Despite the reams of paper generated by discussion of how the financial services sector is entering into a new era of regulation, boardroom appointments remain lamentably unregulated by external sources, according to a new report from international law firm Pinsent Masons.
After examining the latest available data, the organisation revealed that 246 applicants for top jobs in financial institutions were interviewed by the now-defunct Financial Services Authority (FSA) in 2012, down from 528 at the height of the financial crisis.
One factor in this is that the number of boardroom appointments has slumped in this period and is currently at a five-year low, the law firm admitted.
However, the proportion of applicant interviewed by the FSA also fell to four per cent, suggesting that the levels of scrutiny are still relatively weak.
Monica Gogna, a London-based partner specialising in financial services regulation at Pinsent Masons, argued boardrooms are now stabilising after enduring a long period of turbulence and uncertainty.
"This data may suggest that we are actually already moving to a position where the [regulatory] regime is becoming more focused and more targeted on those at the very top," she declared.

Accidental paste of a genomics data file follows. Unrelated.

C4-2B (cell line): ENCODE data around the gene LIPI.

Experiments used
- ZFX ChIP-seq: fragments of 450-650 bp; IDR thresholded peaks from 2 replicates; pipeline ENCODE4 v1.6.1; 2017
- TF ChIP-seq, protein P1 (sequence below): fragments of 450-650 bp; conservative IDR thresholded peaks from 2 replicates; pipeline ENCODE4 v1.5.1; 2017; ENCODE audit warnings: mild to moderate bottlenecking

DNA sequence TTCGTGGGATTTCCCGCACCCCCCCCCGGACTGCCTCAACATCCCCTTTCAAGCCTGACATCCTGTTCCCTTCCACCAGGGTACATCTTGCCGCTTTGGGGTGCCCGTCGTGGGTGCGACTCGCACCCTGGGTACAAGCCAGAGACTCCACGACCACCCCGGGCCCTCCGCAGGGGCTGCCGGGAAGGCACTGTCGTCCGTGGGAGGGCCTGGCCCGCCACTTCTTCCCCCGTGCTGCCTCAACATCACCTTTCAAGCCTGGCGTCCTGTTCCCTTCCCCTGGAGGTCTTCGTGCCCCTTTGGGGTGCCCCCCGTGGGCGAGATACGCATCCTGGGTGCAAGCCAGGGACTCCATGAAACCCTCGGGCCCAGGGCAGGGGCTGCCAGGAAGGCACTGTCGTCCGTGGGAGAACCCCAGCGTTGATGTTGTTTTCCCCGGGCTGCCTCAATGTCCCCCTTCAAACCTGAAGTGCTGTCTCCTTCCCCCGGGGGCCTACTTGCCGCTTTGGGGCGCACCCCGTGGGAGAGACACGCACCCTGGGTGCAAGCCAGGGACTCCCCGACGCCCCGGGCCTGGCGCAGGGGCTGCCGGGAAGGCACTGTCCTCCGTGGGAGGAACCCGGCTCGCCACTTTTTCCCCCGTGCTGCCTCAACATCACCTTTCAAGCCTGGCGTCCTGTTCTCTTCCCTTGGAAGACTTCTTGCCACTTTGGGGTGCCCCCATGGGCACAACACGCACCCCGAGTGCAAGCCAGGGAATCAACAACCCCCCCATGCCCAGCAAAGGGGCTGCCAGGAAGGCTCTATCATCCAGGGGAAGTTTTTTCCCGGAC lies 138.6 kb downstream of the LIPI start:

She added that the levels of boardroom regulation seen over recent years were arguably unsustainable and stifling to economic expansion, suggesting that a process that is more concentrated on important areas could be a positive move for financial services in the UK.
"A balance has to be struck between being vigilant while creating a system that does not discourage new entrants - whether it be talent or organisations - from coming into the UK market," concluded Ms Gogna.
The rules for vetting senior personnel in financial institutions are to be re-examined following the final report of the Parliamentary Commission on Banking Standards, which highlighted this area as one where major reform would be desirable.
While public opinion is clearly on the side of increasing accountability levels, industry professionals will no doubt be keen to balance this with a degree of flexibility.